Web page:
Thursday, 18 September 2014

Don’t miss Nicola Benedetti’s new release from Decca, Homecoming; A Scottish Fantasy, for wherever you live the pull of Nicola Benedetti’s Scottish homeland will be strong

Nicola Benedetti learnt to play the violin at the age of four, became the leader of the National Children's Orchestra of Great Britain at the age of eight, passed the eight grades of musical examinations by the age of nine, began to study at the Yehudi Menuhin School for young musicians at the age of 10, at the age of 15 began studying privately with Maciej Rakowski (b.1951), in 2004 won the BBC Young Musician of the Year at the age of 16, soon signing with Universal Music Group,  played at the Last Night of the Proms in 2012, appointed a Member of the Most Excellent Order of the British Empire (MBE) in the 2013 New Year Honours and, to date, has received five honorary degrees.

Nicola Benedetti is one of the most sought after violinists of her generation and is in much demand with major orchestras and conductors across the globe. She has played with many of the best orchestras in the world under some of the finest conductors. Her recordings for Decca (Universal Music) have received acclaim winning Best Female Artist at both 2012 and 2013 Classical BRIT Awards.

Her most recent recording, Homecoming; A Scottish Fantasy, has recently been released by Decca  and includes Bruch’s Scottish Fantasy together with works by James Scott Turner and Phil Cunningham (b.1960). For this she is joined by the BBC Scottish Symphony Orchestra conducted by Rory Macdonald and the folk musicians, singer, Julie Fowlis , Éamon Doorley, Tony Byrne , Phil Cunningham , Ewen Vernal , Duncan Chisholm , James MacIntosh  and Aly Bain

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Rory Macdonald brings a gravitas to the orchestral opening of the Adagio cantabile of Bruch’s Scottish Fantasy to which Nicola Benedetti adds a sweet, poignant tone as she enters. Macdonald draws much orchestral beauty from the BBC Scottish Symphony Orchestra. There is some lovely crisp playing from Benedetti in the Scherzo – Allegro; Adagio with such fine flourishes and some beautiful slower passages that are beautifully shaped by this violinist.

There is a reflective transition into the Andante Sostenuto with Benedetti bringing out more poetry than I’ve heard in this work before. McDonald brings some beautiful orchestral playing to support Benedetti’s exquisite tone. Benedetti brings some fine sonorities to the Finale (Allegro guerriero) as she weaves around the orchestra, showing her fabulous technique to the full.

Nicola Benedetti and the BBC Scottish Symphony Orchestra under Rory Macdonald continue with the Ae Fond Kiss, a glorious traditional Scottish air that receives an equally fine and poetic performance, blending so well after the Bruch. Benedetti gives a solo performance in the Auld Lang Syne Variations (Traditional) drawing more very fine textures from her instrument, full of Scottish pathos. Rory Macdonald and the BBC Scottish Symphony Orchestra return for My Love Is Like A Red Red Rose (Traditional) providing more beautiful moments.

Nicola Benedetti is joined by the folk instrumentalists Éamon Doorley, Tony Byrne, Phil Cunningham and Ewen Vernal for James Scott Skinner’s The Hurricane, a fine Scottish reel showing how this violinist can really play a stomping good tune, quite infectious. There is a lovely Scottish lilt to the Banks Hornpipe (Traditional) before the piece works its way to a lively conclusion.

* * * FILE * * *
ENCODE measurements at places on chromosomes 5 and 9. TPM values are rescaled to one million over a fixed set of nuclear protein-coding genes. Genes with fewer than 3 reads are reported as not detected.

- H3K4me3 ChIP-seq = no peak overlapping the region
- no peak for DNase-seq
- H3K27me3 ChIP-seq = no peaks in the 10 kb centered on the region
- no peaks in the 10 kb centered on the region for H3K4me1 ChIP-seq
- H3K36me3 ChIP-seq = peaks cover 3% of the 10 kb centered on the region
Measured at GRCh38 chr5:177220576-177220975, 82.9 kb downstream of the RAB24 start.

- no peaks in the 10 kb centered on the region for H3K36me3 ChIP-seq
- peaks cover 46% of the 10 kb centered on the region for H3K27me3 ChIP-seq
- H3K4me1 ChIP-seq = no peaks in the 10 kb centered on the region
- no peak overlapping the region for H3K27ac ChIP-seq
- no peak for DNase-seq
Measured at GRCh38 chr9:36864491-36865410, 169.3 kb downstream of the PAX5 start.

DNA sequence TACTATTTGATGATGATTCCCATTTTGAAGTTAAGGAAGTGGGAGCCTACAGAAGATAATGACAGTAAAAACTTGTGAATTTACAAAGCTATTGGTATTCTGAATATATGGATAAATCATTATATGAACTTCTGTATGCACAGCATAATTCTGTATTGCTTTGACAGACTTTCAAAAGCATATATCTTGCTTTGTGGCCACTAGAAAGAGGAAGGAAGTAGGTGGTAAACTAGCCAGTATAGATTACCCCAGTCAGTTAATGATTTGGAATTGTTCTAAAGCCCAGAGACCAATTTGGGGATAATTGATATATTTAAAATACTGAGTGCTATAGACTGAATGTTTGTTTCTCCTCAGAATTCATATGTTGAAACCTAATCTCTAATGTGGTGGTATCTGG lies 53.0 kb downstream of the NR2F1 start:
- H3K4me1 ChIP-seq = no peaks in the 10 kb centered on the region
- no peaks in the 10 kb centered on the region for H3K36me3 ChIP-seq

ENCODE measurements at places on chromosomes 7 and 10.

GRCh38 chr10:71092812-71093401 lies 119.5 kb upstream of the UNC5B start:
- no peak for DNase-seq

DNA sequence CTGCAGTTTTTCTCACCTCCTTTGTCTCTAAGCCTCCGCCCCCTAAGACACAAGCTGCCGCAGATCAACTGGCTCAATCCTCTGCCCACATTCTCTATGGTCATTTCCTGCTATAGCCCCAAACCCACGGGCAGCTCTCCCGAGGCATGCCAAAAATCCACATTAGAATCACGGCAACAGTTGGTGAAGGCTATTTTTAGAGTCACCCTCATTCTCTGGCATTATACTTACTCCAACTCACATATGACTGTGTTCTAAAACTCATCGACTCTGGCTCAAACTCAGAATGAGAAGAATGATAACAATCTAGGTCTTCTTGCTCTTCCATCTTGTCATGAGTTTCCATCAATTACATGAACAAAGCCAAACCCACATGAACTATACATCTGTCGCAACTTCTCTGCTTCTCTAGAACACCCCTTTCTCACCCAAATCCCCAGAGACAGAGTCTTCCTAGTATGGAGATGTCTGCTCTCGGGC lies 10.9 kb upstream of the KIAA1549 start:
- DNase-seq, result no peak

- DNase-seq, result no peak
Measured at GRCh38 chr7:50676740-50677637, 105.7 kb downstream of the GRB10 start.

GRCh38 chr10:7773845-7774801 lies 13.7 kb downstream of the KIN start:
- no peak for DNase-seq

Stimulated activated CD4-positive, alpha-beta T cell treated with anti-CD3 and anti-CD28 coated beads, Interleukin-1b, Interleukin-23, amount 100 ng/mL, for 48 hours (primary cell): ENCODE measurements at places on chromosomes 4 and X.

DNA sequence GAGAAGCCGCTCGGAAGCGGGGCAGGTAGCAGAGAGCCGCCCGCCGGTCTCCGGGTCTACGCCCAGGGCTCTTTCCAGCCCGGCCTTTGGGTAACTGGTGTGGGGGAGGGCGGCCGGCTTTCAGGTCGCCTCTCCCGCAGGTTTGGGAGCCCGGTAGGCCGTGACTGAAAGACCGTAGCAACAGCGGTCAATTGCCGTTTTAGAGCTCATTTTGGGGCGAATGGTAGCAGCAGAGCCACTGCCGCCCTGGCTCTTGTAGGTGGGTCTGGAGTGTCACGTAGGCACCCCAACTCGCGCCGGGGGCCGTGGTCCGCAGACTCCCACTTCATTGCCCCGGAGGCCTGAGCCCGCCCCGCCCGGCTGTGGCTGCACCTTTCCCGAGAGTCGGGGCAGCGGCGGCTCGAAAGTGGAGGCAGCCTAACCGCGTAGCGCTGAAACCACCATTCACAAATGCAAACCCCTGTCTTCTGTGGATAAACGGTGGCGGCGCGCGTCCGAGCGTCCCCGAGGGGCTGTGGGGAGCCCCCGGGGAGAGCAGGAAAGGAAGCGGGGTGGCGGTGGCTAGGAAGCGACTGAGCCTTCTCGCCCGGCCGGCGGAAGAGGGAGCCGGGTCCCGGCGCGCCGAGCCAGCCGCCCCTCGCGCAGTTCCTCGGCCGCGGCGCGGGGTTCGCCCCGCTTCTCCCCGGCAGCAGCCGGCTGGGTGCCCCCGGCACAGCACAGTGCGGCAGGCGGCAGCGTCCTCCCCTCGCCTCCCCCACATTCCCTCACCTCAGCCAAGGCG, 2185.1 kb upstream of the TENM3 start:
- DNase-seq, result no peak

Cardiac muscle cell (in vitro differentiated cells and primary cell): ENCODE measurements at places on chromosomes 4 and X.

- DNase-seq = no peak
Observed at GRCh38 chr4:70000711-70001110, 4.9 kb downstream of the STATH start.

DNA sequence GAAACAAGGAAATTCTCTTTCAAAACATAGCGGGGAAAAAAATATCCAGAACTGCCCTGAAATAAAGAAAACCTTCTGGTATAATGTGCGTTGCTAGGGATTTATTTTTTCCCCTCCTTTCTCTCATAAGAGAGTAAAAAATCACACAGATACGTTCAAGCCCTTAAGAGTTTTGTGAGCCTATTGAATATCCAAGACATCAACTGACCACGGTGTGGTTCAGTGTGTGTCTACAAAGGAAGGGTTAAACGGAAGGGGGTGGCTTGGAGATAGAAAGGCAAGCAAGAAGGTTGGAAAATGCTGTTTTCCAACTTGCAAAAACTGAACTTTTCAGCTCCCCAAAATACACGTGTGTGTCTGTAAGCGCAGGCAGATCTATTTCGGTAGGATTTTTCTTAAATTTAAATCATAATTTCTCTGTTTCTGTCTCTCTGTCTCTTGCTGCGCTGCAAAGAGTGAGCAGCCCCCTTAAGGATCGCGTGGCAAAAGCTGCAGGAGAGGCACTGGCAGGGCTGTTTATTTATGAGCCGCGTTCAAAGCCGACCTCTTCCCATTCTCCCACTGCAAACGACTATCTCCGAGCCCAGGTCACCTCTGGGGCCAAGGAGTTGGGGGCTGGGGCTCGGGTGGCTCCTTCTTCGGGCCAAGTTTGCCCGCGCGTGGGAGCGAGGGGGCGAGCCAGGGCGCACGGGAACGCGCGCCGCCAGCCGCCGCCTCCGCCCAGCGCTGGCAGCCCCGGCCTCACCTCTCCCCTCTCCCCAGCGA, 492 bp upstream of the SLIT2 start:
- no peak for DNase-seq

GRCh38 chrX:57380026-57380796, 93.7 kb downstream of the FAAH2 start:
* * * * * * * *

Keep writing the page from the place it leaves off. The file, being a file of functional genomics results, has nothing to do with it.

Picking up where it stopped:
Nicola Benedetti and Phil Cunningham come together for Cunningham’s Aberlady that has the feel of a Scottish lament, a most beautiful piece.

For Bothan a bh' aig Fionnghuala (Traditional) Nicola Benedetti and her fine team of players, Éamon Doorley, Tony Byrne, Phil Cunningham, Ewen Vernal, Duncan Chisholm, James MacIntosh with singer Julie Fowlis, whose vocal dexterity in this Gaelic song with a drone of instruments is terrific. Soon Benedetti enters as the pace quickens even more into a reel.

Phil Cunningham: The Gentle Light That Wakes Me brings the violin and piano of Aly Bain and Phil Cunningham to join Nicola Benedetti in another fine melody where the two violinists eventually weave the melody around each other. The traditional, Coisich a Rùin (Walk My Beloved) brings together Nicola Benedetti, Phil Cunningham, Ewen Vernal, Éamon Doorley, Tony Byrne  and singer Julie Fowlis, with some beautifully atmospheric instrumental accompaniment and Benedetti’s violin shining through as it weaves fine textures. Julie Fowlis is an exceptionally fine Scottish folk singer.

Nicola Benedetti ends with the Bonnie Banks of Loch Lomond (Traditional) where, as the tune slowly rises, pointed up by drum gentle taps, she develops the melody over the orchestral accompaniment of the BBCSSO. There is a lively dance rhythm in the central section with some terrific playing from Benedetti before a return to the slower melody of the opening.

Nicola Benedetti has chosen some very fine pieces to celebrate her homeland as well as some especially fine musicians.

Nowhere does one think of classical, folk or traditional, merely fine music making in these attractive, foot tapping and, often, poignant pieces. My downloaded recording is excellent.

Don’t miss this disc - wherever you live the pull of Nicola Benedetti’s Scottish homeland will be strong.

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